Skip to main content

8 Morel Mushroom Hunting Tips for a Wild Edible Adventure

All images via David Smith

Few things look as glorious as baskets overflowing with morel mushrooms. Here are more tips to help you fill your baskets and have a great year.

It's getting close to that amazing time of year again: morel season! It's never too early to get yourself ready for what many folks consider the most fun time of year. We shared 1o awesome morel mushroom hunting tips in a previous article. Be sure to review those 10 morel hunting keys before you head out.

Here are another 8 tips to help you have a great time in the woods this spring as you search for morel gold.

1. Detective work

Whether you're a newbie or an experienced 'shroomer, it pays to be on the prowl for clues to new areas and when morels start appearing. Join foraging and morel mushroom groups on social media, and be a part of regional outdoors chat forums. Pay attention to posts from your Facebook friends who are into mushroom hunting, and use Google Alerts to stay on top of morel news in other areas. You get the idea.

Although mushroom hunters are, as a group, notorious liars about their haunts, they are also eager to show "trophy pics" or tell of their latest haul, even if the "haul" consists on a single morel. You surely won't get any direct information on where to hunt, but you might get a fair idea of loosely where and when morels are showing up, which could in turn help you plan your own outings in early spring.

At the very least you'll become part of the fraternity, maybe make a few online friends, and motivate yourself when you see someone share a picture of a table filled with morels.

morels2 David Smith

2. Dress the part

Of course you don't need anything other than a container and a place to hunt to pursue morels. There were times when I'd leave work and head right for the woods for a quick 'search and pluck mission' wearing my work shoes and using the cap I was wearing to carry any morels I might find.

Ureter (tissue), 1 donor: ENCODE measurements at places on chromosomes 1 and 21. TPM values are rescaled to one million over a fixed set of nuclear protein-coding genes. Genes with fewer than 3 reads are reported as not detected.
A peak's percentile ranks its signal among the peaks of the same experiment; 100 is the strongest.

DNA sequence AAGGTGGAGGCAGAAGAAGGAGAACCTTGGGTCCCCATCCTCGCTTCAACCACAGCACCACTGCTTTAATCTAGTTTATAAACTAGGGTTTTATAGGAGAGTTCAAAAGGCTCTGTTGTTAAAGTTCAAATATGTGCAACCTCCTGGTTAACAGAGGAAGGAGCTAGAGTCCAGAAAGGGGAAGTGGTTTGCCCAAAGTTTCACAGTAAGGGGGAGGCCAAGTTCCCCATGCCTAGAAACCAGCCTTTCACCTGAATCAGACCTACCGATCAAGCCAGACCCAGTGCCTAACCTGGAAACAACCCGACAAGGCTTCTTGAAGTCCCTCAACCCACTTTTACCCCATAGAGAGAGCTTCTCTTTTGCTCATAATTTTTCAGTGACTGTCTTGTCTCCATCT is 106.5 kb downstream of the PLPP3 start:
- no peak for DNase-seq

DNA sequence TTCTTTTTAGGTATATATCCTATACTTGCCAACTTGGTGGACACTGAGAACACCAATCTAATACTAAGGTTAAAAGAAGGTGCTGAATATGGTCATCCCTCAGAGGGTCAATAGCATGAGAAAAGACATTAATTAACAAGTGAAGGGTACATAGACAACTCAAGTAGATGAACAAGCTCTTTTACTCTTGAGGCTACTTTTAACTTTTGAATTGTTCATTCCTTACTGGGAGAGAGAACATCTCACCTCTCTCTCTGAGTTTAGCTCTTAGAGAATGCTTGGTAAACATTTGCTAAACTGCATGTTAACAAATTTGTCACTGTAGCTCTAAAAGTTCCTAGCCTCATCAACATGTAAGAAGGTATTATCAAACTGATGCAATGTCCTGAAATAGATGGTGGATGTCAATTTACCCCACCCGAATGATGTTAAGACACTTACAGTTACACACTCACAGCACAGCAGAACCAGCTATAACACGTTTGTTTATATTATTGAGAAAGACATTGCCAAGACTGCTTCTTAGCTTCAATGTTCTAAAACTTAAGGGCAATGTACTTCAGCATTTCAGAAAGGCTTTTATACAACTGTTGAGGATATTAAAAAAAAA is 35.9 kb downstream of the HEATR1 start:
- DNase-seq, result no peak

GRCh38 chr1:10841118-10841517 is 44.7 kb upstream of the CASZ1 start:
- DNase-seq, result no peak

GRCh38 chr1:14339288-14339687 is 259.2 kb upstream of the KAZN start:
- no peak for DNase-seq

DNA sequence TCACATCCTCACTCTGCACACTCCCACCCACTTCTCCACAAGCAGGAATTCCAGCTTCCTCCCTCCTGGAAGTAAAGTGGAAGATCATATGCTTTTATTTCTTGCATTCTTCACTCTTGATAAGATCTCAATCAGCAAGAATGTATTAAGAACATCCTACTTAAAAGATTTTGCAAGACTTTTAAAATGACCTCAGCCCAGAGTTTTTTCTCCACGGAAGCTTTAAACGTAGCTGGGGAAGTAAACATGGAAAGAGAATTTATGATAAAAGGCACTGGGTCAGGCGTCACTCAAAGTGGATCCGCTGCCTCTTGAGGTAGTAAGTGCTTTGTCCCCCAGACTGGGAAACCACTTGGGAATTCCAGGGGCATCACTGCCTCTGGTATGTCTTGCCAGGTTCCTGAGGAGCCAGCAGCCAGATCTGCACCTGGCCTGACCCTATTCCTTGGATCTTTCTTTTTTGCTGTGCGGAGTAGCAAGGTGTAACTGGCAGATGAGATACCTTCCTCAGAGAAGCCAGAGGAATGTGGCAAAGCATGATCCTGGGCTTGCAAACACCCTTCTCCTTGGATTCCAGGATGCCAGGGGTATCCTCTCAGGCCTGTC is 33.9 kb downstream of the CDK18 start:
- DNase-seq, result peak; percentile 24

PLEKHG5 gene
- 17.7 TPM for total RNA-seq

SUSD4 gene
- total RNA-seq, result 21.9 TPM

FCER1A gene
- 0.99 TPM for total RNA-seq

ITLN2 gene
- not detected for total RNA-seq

But I believe we also enjoy ourselves more when we're dressed for the activity. Light colored shirt and pants sprayed with Permethrin, with pant legs taped, rubber banded or tucked into your boots are a smart choice in heavy tick country. Although when the weather is warm I tend to go with shorts and ultra-light walking shoes, but make sure to still give myself a good dousing with a natural anti-tick spray or lotion.

3. Mapping

I've got a few county maps I use just for morel hunting. I've got spots marked on each one that have been consistent producers over the years. My own rule of thumb is to give a location three or four years of either good or poor showings before declaring it worthy or unworthy of my time.

morels6 David Smith

Of course some locations you just know will be good or no good right off the bat. Others will be "iffy." I once had a location that had consistently produced very little to nothing for me for three years. I just didn't want to give up on it. Then one year it blossomed and I filled my basket with morels of significant size. That location has become a favorite though inconsistent performer. Sometimes it pays to stick with an area.

I'm always trying to explore new areas too, adding to the archive of locations.

4. Journal or Notebook

It's not a bad idea to carry a journal or notebook with you to jot down things you see when hunting morels. You may surprise yourself with information you collect over the years. One location might produce a bonanza of morels - certainly a noteworthy entry - but may also be a good location for squirrel or grouse hunting. Another might be a solid producer of chaga or pheasantback mushrooms.

The point is that using a journal forces you to look a little bit more closely at your surroundings. Almost every location has something to offer and if you're out in the woods it pays to pay attention. What may seem like a bust for morels could be a boom in something else.

morels4 David Smith